Genetics

Chromosomal health is a crucial prerequisite for a healthy child. A healthy cell consists of 46 chromosomes, which contain the complete genetic information. In rare cases, disorders in the genetic make-up can occur.

During the genetic counselling with our consultant geneticist OÄ Dr. Katharina Rötzer, a detailed personal and family history is taken, including a family tree analysis over three generations. In order to prepare for this consultation in the best possible way, please send all the necessary information and findings to Dr. Rötzer in advance.

Costs: A first genetic consultation costs 280 euros per couple. If a genetic analysis (e.g. chromosome analysis/karyogram, but also other genetic analyses) is recommended in your case, the health insurance will cover the costs for this in most cases. Dr. Rötzer will be happy to discuss any further costs with you.

Do you still have questions or would you like an appointment for a personal consulation?

OÄ Dr. Katharina Rötzer, PhD

Specialist in medical genetics
General practitioner

office@genetischeberatung.at

 

Genetic counselling and, if necessary, diagnostics make sense if:

  • no exact cause has yet been found for your infertility.
  • the maternal age is 35 years or more.
  • there are abnormal hormone findings in the woman or man.

In any case, we recommend genetic counselling and, if necessary, diagnostics if:

  • there is premature ovarian failure.
  • there is a severe restriction of the sperm count (< 1 million/ml) or there are no sperm cells in the ejaculate (azoospermia)
  • you or your family have had repeated miscarriages.
  • there have been repeated failures to achieve pregnancy through in-vitro fertilization.
  • there are cases of physical or mental disability in the family.
  • there are other serious illnesses in the family (e.g. cystic fibrosis, spinal muscular atrophy, cancer at a young age).
  • here is a family relationship between the two of you (so-called consanguineous marriage).

A simple translocation (=mutation of chromosomes) or the number of chromosomes can be determined with a blood test.

    Examination of the polar body which develops during the meiosis of the oocyte. With polar body diagnostics we can only determine the genetic health of the oocyte and therefore only analyse the maternal part of the embryo.

    Recommended in cases of: 

    • reduced ovarian reserve
    • increased ovarian reserve
    • higher maternal age (>37 years)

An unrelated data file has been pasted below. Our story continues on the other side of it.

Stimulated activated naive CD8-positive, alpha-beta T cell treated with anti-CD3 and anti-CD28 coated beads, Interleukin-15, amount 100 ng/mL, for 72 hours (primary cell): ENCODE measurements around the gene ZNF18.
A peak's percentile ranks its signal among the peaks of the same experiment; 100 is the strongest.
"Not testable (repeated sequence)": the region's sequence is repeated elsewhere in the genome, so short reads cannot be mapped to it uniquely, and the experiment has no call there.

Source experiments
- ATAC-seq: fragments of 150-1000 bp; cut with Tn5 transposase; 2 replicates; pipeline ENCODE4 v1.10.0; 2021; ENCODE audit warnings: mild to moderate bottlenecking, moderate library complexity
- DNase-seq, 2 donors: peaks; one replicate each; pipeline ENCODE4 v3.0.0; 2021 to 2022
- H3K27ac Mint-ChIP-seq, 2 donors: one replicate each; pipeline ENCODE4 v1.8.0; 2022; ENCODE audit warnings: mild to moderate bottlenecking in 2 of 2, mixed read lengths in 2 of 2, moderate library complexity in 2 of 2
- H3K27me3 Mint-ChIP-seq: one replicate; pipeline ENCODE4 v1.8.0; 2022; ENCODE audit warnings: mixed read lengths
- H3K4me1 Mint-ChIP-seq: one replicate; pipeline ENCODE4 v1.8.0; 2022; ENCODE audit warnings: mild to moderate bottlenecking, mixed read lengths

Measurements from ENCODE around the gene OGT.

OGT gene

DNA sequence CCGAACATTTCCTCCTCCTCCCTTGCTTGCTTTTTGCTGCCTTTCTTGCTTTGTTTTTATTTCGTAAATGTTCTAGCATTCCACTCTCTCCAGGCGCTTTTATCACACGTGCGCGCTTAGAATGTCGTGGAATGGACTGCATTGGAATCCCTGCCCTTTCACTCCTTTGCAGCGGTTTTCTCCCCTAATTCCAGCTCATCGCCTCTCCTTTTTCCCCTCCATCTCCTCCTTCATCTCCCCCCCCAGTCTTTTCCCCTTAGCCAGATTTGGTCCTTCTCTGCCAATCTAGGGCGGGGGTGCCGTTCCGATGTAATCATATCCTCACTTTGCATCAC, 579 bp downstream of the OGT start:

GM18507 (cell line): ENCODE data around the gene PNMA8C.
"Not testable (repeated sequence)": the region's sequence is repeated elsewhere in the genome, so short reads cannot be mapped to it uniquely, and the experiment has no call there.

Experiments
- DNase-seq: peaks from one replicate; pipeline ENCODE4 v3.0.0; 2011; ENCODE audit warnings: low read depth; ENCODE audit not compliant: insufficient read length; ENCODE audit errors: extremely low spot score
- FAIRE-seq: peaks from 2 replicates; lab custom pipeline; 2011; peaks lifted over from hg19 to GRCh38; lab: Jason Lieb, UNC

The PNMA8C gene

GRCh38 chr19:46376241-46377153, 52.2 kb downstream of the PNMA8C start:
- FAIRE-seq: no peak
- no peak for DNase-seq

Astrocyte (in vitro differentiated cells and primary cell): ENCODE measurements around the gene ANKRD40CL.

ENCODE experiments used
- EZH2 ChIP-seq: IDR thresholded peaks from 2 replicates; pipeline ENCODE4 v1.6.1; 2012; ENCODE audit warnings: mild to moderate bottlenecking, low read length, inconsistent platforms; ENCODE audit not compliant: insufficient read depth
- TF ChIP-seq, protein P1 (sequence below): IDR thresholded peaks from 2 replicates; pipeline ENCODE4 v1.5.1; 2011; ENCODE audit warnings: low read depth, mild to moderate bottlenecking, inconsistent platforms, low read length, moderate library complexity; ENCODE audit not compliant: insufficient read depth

• known maternal genetic disorders
    • previous pregnancies with chromosome disorder of the child
    • carriers of severe hereditary diseases

    Examination of the embryonic cells, which develop into the placenta. The trophectoderm biopsy offers the possibility to detect changes in paternal genetic material. This type of biopsy is used when the less invasive polar body diagnostics is insufficient.

    Prerequisites: 

    • three or more IVF attempts without nidation with suspected chromosomal disorder of the embryos
    • three or more spontaneous miscarriages with suspected chromosomal disorder of the child
    • know maternal genetic disorder
    • previous pregnancies with chromosome disorder of the child
    • parent is carrier of a severe hereditary disease

    The genetic examination of egg cells or embryos without touching them (non-invasive) is currently being researched in general. This method may have a certain value in the future.
    The Spanish company "Igenomix" has just launched a commercial NIPID test called by the name "Embrace". At the moment, however, this method cannot replace the classic method of genetic testing, because the results of the non-contact test are only correct to 78%. The result is wrong in around a quarter of the tests. In addition, the embryo has to be cultivated one day longer than before, namely up to the 6th day, and then frozen. Only through this long culture is it possible to send the culture medium in which the embryo was located to Spain for analysis. The result of the examination is not a statement about the genetics of the embryo, but only a recommendation as to whether this embryo is best suited for the transfer.

    The method is therefore only suitable to a limited extent for older patients whose embryos have an increased genetic risk and therefore the pregnancy rate is also lower. They also have fewer egg cells, so that an extended embryonic culture or the additional cryopreservation required with this new method further lowers the pregnancy rate. Therefore, polar body diagnosis is currently the better alternative, as it can also be carried out on a small number of egg cells and the result is available so early that cryopreservation and thus interruption of the treatment cycle is not necessary.